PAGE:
Supports will be put in place to help you find purpose and meaning. This could involve going back to school, finding a particular type of job or engaging in more creative pastimes.
3. Expect to have a discussion about medication.
A combination of medication and therapy is the best approach to treatment for those who have an opioid or alcohol addiction or a co-occurring mental illness.3 If you’re a candidate for medication, you’ll have a discussion about it when starting outpatient treatment.
Medication-assisted treatment for opioid addiction involves taking a medication like buprenorphine to keep cravings at bay and prevent withdrawal symptoms while you work in therapy to reclaim your life. MAT can help you sustain long-term recovery, and it can either be a short-term, long-term or lifetime treatment strategy.
MAT is also available for alcohol addiction. Disulfiram is a medication that interacts with alcohol to make you sick to your stomach if you drink, while naltrexone can reduce the pleasure you get from drinking. Medications like acamprosate can reduce the intensity of cravings for alcohol so that you can focus on recovery.
Medication for Mental Illness
Mental illness is often caused by an imbalance of brain chemicals like dopamine, which causes feelings of pleasure, and serotonin, which promotes feelings of calm and well-being. When these neurotransmitters are out of whack, symptoms will appear, and these can dramatically reduce your quality of life and lead to substance abuse as a form of self-medication.
The good news is that numerous medications are on the market to help treat mental illnesses of all kinds. Finding the right medication or combination of medications that work for you may take a little time, but once you find the right one, it can transform your life and improve your chances of enjoying ongoing recovery.
4. Expect to learn skills you didn’t know you were missing.
Missing skills can have a detrimental impact on all areas of your life, from your health and relationships to your finances and lifestyle choices.
Some of the most common missing skills include:
- Financial skills, including paying bills, repairing your credit and budgeting your money.
- Anger management skills to help you control angry thoughts and reduce outbursts.
- Nutritional skills, including making healthy food choices, grocery shopping and preparing healthy food.
- Vocational skills, which may range from learning specific job-related skills to understanding workplace culture and expectations.
- Educational skills, such as managing your time, filling out financial aid forms, applying for scholarships and learning good study habits.
- Parenting skills, including communicating effectively with your children and providing a consistent, healthy living environment for them.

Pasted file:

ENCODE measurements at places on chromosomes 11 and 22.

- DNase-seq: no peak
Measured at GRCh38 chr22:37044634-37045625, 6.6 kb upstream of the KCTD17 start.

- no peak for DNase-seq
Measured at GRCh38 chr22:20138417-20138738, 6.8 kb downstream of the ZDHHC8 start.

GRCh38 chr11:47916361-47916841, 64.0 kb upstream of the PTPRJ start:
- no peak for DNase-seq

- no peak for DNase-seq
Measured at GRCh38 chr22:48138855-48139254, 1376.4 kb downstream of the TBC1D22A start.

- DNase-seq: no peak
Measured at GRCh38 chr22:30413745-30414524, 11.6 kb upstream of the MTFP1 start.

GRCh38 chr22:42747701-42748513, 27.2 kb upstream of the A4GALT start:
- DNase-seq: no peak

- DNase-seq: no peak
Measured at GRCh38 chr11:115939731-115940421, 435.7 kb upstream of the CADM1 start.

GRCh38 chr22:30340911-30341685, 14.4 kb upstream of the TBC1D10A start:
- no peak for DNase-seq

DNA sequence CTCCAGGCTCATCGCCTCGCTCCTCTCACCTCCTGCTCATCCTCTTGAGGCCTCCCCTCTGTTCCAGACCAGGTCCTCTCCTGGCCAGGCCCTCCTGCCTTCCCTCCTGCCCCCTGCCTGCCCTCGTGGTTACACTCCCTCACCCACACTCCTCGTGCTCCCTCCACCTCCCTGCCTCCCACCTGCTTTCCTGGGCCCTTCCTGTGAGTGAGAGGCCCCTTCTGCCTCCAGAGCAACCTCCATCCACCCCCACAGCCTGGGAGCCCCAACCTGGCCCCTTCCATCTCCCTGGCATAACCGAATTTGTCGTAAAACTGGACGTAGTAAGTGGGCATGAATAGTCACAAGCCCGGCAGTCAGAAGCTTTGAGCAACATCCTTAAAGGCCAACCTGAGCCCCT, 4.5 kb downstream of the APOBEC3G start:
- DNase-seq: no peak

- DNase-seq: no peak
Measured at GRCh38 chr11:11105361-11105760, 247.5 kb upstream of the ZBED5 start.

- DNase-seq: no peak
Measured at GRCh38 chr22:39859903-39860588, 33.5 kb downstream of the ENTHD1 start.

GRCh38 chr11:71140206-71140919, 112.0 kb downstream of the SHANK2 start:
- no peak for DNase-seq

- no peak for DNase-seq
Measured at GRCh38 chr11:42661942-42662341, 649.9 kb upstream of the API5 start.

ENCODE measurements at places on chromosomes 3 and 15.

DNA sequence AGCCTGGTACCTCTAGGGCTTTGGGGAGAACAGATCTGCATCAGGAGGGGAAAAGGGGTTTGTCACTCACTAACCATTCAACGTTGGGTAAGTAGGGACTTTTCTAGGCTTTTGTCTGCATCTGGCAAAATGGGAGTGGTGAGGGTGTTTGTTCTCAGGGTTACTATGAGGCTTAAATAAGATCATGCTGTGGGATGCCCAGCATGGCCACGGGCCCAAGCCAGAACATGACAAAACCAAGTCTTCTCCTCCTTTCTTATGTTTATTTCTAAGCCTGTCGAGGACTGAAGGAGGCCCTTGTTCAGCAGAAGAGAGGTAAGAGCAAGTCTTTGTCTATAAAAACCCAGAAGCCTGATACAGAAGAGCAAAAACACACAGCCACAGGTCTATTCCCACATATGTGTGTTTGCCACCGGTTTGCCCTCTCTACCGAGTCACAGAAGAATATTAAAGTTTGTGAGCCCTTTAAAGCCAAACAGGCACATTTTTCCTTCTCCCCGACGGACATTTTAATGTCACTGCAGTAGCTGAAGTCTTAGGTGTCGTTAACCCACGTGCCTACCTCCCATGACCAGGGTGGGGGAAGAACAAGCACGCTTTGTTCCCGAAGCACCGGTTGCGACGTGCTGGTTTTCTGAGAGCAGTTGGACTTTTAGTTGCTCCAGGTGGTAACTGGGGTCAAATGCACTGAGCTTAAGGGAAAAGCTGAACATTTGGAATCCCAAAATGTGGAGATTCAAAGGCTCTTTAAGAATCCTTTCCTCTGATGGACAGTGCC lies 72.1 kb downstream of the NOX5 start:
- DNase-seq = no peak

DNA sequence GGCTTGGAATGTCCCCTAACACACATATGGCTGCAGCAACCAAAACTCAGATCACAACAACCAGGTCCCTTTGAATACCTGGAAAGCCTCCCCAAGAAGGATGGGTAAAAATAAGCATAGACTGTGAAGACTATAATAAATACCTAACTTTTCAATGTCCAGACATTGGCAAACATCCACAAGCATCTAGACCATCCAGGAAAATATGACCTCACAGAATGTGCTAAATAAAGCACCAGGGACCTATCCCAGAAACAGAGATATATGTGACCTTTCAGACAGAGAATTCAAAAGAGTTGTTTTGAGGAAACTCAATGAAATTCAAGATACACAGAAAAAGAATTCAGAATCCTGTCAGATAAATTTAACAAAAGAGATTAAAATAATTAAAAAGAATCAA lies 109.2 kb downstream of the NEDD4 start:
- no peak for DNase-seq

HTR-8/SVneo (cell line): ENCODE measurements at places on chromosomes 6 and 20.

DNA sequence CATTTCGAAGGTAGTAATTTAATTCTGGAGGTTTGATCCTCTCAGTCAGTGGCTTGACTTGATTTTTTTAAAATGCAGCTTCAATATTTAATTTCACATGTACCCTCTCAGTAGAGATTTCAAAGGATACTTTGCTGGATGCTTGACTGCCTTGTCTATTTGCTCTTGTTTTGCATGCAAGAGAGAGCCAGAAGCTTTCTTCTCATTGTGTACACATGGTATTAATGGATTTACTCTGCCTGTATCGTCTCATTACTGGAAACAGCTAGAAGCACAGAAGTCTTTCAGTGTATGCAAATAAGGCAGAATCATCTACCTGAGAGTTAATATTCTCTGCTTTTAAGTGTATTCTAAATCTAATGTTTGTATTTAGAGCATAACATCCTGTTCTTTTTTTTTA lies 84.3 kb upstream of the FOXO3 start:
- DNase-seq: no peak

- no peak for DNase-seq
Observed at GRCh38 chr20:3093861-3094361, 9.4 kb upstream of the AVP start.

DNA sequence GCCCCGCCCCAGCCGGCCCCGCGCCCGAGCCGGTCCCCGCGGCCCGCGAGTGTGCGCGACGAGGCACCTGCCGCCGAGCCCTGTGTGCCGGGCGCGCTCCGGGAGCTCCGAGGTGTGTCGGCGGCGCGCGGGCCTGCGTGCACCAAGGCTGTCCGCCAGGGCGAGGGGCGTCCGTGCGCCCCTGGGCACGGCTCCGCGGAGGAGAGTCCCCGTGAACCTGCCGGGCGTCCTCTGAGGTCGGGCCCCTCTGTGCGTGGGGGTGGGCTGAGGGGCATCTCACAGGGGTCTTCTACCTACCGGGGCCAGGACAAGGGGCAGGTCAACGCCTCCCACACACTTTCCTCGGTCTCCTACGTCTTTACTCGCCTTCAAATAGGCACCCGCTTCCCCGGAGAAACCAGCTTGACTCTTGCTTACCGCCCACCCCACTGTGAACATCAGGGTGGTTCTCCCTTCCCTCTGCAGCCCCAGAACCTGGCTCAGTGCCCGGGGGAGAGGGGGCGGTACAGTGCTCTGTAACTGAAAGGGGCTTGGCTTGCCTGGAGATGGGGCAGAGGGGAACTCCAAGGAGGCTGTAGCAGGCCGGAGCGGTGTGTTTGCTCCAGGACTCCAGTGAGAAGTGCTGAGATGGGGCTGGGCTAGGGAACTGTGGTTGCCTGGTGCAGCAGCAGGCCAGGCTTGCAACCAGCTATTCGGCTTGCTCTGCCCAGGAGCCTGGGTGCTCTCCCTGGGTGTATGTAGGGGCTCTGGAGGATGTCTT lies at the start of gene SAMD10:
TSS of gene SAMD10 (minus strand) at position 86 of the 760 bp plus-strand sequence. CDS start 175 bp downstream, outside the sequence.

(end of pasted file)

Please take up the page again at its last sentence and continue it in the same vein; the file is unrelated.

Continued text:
- Communication skills to help you communicate more effectively with friends, family members and co-workers.
Therapy will help you identify the essential skills you’re missing, and your treatment plan will include pathways for obtaining those skills.
5. Expect a variety of therapies to be included in your treatment plan.
When starting outpatient treatment, you may be expecting only traditional “talk” therapy sessions, but a high-quality outpatient program will offer a variety of therapies that explore issues from a number of angles. The availability of a combination of traditional and complementary therapies is an important factor in choosing an outpatient treatment program. In addition to cognitive-behavioral therapy, some of the most common therapies you may engage in include:
- Psychoeducational groups. These educational groups help you learn about the science of addiction, its effects on your emotions and behaviors, how relapse occurs and how addiction can be sent into remission for the long-term.
- Group therapy. Working with peers in recovery is a highly effective, research-based mode of treatment. During group therapy, which is facilitated by a trained and licensed therapist, group members share experiences, offer and receive support and work through a variety of issues together.
- Spiritual therapy. Spirituality in a treatment context doesn’t require religion. Rather, it’s a process of gaining a higher level of self-awareness, treating yourself more compassionately, seeing a bigger picture and facilitating the healing of mind and body.
- Biofeedback therapy. Stress is a major trigger for developing an addiction or relapsing once you’re in recovery, and reducing stress is an important focus in treatment. Biofeedback therapy helps you learn to mentally control your body’s involuntary responses to stress, including heart rate, body temperature and blood pressure, to help you relax.
- Adventure therapy. Nature is a powerful healer. Adventure therapy takes treatment into the great outdoors, where recreational activities and nature appreciation help you develop important skills like self-confidence, leadership, communication and trust.
- Trauma therapy. A large number of people in treatment for addiction have a lifetime history of trauma, which is a powerful factor in developing a substance use disorder. Trauma therapy helps you work through difficult experiences and emotions. It also helps you develop essential coping skills for dealing with the aftermath of trauma, including symptoms of post-traumatic stress disorder.
6. Expect to stay in treatment for at least 90 days.
When starting outpatient treatment, it’s impossible to know how long it should last, since people progress through treatment at different rates. However, the National Institute on Drug Abuse stresses that for residential or outpatient treatment, anything less than 90 days is of limited effectiveness.4 Treatment lasting significantly longer is recommended, since the longer you remain in treatment, the more positive the outcome.
As you progress through your program, you’ll “step down” periodically, which means that you’ll need fewer weekly therapy sessions or a certain type of therapy will no longer be needed at all. This step-down model ensures that you move through treatment at your own pace, and you step down only when you’re fundamentally ready.